He then runs the principle through a pragmatist interrogation, focusing on the practical fruits of either route: “Is it ante rem or in rebus? Is it a principle or an end, an absolute or an ultimate, a first or a last? Does it make you look forward or lie back?” He determines “it is certainly worth while not to clump the two things together, for if discriminate, they have decidedly diverse means for life.”
Terminus ad quem means the endpoint or limit of a process. Thus, for James, meliorism takes the form of an asymptotic process inching ever closer to the possibility of eternal salvation—a permanently “unified and ameliorated world.”
Though the world is thoroughly pluralistic in its present state, James’ philosophical meliorism holds out the hope of the possibility of progressing ever closer to perfect unity. This deviates from the traditional religious optimism only in claiming that there is merely the possibility of ultimate salvation due to the efforts of humanity with some assistance, not the certainty of salvation guaranteed solely by the will of God.
Salvation is possible only through the diligence of meliorists and pragmatists working and hoping to resolve the problems and ills we face in our concrete, daily lives—rather than putting our hope in some abstract inevitability.
Regarding how to “treat the problem of the One and the Many in a purely intellectual way,” James asks us to focus on the “practical differences” these “theories make.” Based on that criteria, a pragmatist “must equally abjure absolute monism and absolute pluralism.”
He reasons “the world is One just so far as its parts hang together by any definite pluralism.” On the other hand, “it is many just so far as any definite connexion fails to obtain. Ultimately, he argues our world is “growing more and more unified by those systems of connexion at least which human energy keeps framing as time goes on.”
Although our world is pluralistic, humanity is unifying more and more of it. Progress is an increase in the number and size of the systems we have unified through our efforts.
Meliorism Naturalizes Theism and Lets Loose Hope
In summary, for a meliorist like James, salvation is “neither inevitable nor impossible,” but “a possibility, which becomes more and more a probability the more numerous the actual conditions of salvation become.”
This is a vision of progress as the ever-increasing probability of the world’s salvation as the number of conditions of salvation increases over time. James holds up human efforts to unify the world as increasing the number of conditions of salvation: “Human efforts are daily unifying the world more and more in definite systematic ways. We found colonial, postal, consular, commercial systems, all the parts of which obey definite influences that propagate themselves within the system . . .”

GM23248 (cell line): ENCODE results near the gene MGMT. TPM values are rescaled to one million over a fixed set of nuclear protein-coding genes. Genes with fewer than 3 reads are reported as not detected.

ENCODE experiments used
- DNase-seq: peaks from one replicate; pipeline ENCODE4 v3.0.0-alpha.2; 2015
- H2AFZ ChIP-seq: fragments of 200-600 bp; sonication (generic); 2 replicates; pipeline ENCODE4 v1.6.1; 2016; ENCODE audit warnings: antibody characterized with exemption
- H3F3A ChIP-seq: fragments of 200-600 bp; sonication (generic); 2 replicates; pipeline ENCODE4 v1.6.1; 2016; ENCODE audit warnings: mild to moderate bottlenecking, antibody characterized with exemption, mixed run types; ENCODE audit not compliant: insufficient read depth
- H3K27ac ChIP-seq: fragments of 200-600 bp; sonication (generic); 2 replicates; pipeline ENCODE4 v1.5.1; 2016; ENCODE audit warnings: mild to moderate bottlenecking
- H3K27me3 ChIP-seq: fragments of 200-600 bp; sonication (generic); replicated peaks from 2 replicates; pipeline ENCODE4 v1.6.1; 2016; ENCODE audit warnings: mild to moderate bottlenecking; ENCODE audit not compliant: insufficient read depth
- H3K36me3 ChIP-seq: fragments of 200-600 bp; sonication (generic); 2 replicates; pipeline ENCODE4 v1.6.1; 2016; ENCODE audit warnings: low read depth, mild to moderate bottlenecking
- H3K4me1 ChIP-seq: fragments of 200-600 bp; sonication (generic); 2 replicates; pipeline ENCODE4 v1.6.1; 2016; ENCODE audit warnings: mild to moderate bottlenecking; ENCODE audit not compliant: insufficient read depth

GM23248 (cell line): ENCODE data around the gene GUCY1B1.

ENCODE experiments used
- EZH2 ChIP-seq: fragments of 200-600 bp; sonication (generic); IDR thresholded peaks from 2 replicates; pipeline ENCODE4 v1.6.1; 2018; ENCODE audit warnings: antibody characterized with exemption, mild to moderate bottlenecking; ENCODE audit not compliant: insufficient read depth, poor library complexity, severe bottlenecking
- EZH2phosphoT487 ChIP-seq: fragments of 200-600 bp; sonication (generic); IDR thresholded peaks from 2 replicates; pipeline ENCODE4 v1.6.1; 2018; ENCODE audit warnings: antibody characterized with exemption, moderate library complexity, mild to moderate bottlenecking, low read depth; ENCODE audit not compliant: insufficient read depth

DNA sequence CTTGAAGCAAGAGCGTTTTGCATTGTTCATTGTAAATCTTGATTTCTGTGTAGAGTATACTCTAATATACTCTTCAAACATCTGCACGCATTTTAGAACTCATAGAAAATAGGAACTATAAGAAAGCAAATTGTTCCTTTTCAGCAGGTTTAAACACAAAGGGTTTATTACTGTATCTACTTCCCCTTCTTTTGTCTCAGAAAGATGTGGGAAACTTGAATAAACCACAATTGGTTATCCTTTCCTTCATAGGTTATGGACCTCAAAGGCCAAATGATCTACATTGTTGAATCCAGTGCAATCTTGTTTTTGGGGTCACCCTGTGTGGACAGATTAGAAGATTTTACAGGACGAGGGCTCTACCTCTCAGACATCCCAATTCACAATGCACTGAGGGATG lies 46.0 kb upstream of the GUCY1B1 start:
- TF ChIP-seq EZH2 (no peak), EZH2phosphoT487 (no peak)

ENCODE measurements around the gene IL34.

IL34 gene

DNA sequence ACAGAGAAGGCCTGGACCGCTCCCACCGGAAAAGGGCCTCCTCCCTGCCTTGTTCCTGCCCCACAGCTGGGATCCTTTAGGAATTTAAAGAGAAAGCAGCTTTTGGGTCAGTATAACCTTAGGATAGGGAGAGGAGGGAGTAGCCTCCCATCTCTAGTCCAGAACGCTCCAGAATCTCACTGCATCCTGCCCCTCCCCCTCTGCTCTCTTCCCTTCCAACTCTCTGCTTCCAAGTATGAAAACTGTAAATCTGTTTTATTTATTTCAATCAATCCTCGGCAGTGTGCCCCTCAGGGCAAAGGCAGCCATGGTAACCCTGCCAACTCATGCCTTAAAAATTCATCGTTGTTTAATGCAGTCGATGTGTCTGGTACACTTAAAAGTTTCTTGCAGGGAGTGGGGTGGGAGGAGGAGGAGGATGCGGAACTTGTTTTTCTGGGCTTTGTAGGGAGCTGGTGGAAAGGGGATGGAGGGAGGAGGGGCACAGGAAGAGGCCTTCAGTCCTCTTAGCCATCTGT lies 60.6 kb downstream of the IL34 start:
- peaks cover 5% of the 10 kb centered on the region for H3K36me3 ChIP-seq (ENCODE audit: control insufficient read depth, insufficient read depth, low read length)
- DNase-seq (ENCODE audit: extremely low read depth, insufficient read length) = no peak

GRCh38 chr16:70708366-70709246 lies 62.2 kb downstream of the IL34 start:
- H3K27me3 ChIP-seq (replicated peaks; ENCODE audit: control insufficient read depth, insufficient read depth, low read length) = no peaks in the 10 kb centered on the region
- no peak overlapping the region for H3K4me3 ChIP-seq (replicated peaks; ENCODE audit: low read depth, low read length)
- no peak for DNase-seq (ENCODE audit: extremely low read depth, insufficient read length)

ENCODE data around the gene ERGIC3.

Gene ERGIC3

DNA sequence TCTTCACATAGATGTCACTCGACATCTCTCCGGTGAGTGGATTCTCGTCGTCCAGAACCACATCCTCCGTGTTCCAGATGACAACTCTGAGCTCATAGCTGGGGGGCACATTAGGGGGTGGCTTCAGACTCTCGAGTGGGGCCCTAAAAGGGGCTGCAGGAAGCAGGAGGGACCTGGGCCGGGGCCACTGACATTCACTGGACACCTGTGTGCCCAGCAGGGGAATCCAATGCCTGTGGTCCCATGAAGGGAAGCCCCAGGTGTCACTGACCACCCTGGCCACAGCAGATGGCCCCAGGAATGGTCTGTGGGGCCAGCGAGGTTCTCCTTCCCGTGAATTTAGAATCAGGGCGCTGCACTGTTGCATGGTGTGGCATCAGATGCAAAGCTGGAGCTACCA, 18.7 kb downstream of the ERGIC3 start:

Overall, James offers a kind of meliorism that is basically a naturalized theism. He believes in the possibility of a quasi-religious salvation in which the tragedy of pluralism and the butchering of values finally comes to an end and humanity lives on in eternal harmony. (For a contrary interpretation of James’ commitment to pluralism see, Martin Savransky, “Around the Day in Eighty Worlds: Politics of the Pluriverse.”)
For those who are tough-minded enough to accept the current reality of tragic pluralism, yet too tender-minded to accept that it is perpetual, James’ meliorism is designed to spark the letting loose of hope by offering confidence in the possibility that we may one day transcend tragic pluralism—reaching the goal of eternally perfect unity (monism).
Nick received his BA in Philosophy at Yale University in the heyday of deconstruction and his MS in Computer Science at WPI in the heyday of AI expert systems. He didn’t recover until encountering the work of Richard Rorty at NYU Law School, where he received his JD.
His careers have spanned software engineering, intellectual property litigation, IT research and analysis, and design thinking. Nick is currently developing a post-pragmatist philosophy he calls Fruitionism. You can find him on Twitter and read more of his writing on Medium.